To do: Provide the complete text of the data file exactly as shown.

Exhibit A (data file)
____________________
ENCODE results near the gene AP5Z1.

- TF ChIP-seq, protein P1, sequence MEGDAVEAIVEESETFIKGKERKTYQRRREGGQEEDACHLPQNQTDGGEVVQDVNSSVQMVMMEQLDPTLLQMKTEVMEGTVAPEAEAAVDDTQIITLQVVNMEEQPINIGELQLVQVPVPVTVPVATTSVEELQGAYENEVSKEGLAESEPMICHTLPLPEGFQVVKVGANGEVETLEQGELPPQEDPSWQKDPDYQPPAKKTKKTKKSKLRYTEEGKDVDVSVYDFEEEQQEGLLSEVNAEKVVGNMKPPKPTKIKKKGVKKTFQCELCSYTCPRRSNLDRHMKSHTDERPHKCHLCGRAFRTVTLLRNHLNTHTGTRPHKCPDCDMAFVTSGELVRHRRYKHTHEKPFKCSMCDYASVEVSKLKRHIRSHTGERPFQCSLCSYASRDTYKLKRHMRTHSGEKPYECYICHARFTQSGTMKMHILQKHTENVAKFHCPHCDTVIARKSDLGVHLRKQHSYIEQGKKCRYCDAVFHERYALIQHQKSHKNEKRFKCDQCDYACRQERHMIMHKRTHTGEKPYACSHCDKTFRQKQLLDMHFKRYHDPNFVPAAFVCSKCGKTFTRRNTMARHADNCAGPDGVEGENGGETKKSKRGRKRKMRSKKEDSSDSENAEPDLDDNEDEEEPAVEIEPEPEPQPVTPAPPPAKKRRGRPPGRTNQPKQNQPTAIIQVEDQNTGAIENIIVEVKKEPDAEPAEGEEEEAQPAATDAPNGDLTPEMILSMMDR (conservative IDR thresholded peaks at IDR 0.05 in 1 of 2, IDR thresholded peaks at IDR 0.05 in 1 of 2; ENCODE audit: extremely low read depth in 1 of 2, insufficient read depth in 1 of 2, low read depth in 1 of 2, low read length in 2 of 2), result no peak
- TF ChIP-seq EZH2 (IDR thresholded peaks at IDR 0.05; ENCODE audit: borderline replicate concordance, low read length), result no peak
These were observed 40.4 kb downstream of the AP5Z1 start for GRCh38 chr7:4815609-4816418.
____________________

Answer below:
ENCODE results near the gene AP5Z1.

- TF ChIP-seq, protein P1, sequence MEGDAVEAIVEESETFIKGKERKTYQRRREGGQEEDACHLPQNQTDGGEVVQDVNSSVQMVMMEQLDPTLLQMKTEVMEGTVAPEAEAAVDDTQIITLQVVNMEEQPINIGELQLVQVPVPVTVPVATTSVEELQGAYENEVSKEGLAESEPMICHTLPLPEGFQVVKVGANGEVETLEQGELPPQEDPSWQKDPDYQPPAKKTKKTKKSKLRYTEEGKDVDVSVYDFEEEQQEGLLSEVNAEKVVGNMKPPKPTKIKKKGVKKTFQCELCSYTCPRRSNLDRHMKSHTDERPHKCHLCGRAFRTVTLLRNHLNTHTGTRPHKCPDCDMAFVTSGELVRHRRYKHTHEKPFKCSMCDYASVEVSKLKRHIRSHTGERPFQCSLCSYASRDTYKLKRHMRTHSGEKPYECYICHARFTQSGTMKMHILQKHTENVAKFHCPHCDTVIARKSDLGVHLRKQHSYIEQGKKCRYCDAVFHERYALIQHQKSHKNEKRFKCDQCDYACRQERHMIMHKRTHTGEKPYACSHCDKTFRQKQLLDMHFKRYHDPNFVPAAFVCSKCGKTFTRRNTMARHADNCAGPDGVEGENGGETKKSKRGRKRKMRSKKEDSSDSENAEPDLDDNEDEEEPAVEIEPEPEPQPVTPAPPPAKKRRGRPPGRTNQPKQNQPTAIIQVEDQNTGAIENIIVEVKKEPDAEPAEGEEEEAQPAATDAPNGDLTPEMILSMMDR (conservative IDR thresholded peaks at IDR 0.05 in 1 of 2, IDR thresholded peaks at IDR 0.05 in 1 of 2; ENCODE audit: extremely low read depth in 1 of 2, insufficient read depth in 1 of 2, low read depth in 1 of 2, low read length in 2 of 2), result no peak
- TF ChIP-seq EZH2 (IDR thresholded peaks at IDR 0.05; ENCODE audit: borderline replicate concordance, low read length), result no peak
These were observed 40.4 kb downstream of the AP5Z1 start for GRCh38 chr7:4815609-4816418.